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Happy Independence Day from USA.gov, GobiernoUSA.gov, and Kids.gov!

Image description: Sparklers can burn at 2,000F - hot as a blow torch! Know the risks. Prevent the tragedies.
Always use fireworks and sparklers with extreme caution and follow these safety tips to prevent injury:
Never allow young children to play with or ignite fireworks.
Avoid buying fireworks that are packaged in brown paper because this is often a sign that the fireworks were made for professional displays and that they could pose a danger to consumers.
Always have an adult supervise fireworks activities. Parents don’t realize that young children suffer injuries from sparklers. Sparklers burn at temperatures of about 2,000 degrees - hot enough to melt some metals.
Never place any part of your body directly over a fireworks device when lighting the fuse. Back up to a safe distance immediately after lighting fireworks.
Never try to re-light or pick up fireworks that have not ignited fully.
Never point or throw fireworks at another person.
Keep a bucket of water or a garden hose handy in case of fire or other mishap.
Light fireworks one at a time, then move back quickly.
Never carry fireworks in a pocket or shoot them off in metal or glass containers.
After fireworks complete their burning, douse the spent device with plenty of water from a bucket or hose before discarding it to prevent a trash fire.
Make sure fireworks are legal in your area before buying or using them.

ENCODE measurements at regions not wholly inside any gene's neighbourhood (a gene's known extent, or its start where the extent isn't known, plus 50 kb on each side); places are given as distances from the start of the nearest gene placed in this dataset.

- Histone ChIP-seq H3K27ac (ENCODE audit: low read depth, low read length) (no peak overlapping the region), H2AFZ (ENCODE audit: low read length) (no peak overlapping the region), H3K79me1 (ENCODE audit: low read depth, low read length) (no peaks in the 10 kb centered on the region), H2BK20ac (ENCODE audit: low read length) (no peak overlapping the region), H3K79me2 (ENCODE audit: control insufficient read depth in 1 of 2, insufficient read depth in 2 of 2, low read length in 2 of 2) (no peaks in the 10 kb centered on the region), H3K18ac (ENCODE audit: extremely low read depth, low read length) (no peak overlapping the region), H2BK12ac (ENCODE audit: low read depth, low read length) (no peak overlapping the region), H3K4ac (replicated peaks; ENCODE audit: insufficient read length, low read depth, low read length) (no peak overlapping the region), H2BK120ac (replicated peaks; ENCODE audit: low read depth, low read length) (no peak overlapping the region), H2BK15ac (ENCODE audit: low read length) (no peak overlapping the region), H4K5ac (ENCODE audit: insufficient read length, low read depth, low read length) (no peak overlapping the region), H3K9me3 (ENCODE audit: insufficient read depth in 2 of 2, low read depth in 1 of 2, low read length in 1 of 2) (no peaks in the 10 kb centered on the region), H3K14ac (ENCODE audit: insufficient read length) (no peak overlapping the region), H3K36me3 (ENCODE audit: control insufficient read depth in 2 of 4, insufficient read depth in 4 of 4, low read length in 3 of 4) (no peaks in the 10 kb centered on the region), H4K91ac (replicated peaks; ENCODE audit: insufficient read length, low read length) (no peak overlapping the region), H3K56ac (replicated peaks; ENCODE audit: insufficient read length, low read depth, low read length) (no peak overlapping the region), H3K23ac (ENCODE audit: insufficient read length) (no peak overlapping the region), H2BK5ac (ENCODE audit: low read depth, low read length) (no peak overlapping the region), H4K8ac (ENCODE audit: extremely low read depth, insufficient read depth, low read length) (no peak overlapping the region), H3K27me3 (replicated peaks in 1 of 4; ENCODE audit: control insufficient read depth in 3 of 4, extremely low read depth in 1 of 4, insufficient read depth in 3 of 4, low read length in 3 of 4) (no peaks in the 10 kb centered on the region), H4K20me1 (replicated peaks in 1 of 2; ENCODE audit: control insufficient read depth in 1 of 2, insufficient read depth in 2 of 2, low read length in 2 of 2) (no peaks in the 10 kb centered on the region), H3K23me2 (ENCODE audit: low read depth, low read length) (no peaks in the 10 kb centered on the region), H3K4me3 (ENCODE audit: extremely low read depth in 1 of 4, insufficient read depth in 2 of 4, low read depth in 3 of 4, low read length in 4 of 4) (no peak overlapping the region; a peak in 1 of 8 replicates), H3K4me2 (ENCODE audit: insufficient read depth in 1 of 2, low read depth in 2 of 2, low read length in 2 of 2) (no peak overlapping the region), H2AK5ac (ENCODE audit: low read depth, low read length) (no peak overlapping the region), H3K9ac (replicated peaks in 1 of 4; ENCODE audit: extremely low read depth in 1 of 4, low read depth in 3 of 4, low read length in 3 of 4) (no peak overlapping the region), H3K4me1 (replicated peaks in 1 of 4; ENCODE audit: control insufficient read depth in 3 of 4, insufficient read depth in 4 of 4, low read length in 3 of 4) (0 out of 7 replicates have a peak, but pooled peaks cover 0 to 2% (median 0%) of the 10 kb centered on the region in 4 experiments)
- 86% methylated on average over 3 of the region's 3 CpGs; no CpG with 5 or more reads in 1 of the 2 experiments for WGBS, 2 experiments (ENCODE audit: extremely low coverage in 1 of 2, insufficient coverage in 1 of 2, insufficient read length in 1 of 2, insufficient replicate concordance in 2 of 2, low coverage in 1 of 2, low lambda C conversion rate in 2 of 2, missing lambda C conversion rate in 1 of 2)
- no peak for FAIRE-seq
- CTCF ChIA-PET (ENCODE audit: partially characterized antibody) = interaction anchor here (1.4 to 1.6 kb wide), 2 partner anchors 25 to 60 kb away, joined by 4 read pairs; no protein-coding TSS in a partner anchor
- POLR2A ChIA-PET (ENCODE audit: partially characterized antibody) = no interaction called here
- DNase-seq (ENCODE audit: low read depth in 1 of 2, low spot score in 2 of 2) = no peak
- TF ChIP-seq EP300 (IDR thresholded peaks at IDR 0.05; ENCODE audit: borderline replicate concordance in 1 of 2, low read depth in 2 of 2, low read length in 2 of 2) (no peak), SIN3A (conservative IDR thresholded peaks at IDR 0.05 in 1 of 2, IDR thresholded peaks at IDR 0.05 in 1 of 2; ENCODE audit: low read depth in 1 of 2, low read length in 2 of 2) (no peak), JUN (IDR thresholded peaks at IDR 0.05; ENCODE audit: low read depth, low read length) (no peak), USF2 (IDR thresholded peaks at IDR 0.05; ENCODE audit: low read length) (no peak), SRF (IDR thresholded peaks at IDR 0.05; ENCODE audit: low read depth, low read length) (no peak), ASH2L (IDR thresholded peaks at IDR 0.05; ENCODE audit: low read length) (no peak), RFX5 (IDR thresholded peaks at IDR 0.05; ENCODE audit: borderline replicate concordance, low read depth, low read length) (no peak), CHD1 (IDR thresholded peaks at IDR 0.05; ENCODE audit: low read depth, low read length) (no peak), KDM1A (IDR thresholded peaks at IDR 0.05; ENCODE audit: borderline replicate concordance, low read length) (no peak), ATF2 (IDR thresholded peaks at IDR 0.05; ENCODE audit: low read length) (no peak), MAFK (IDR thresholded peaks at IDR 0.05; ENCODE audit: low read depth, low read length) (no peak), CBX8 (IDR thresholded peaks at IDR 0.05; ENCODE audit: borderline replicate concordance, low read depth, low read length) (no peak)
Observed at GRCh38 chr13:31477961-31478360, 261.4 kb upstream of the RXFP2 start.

Image and tips from the Consumer Product Safety Commission.

Image description: Sparklers can burn at 2,000F - hot as a blow torch! Know the risks. Prevent the tragedies.

Always use fireworks and sparklers with extreme caution and follow these safety tips to prevent injury:

  • Never allow young children to play with or ignite fireworks.
  • Avoid buying fireworks that are packaged in brown paper because this is often a sign that the fireworks were made for professional displays and that they could pose a danger to consumers.
  • Always have an adult supervise fireworks activities. Parents don’t realize that young children suffer injuries from sparklers. Sparklers burn at temperatures of about 2,000 degrees - hot enough to melt some metals.
  • Never place any part of your body directly over a fireworks device when lighting the fuse. Back up to a safe distance immediately after lighting fireworks.
  • Never try to re-light or pick up fireworks that have not ignited fully.
  • Never point or throw fireworks at another person.
  • Keep a bucket of water or a garden hose handy in case of fire or other mishap.
  • Light fireworks one at a time, then move back quickly.
  • Never carry fireworks in a pocket or shoot them off in metal or glass containers.
  • After fireworks complete their burning, douse the spent device with plenty of water from a bucket or hose before discarding it to prevent a trash fire.
  • Make sure fireworks are legal in your area before buying or using them.

Image and tips from the Consumer Product Safety Commission.

Are Fireworks Legal in Your State?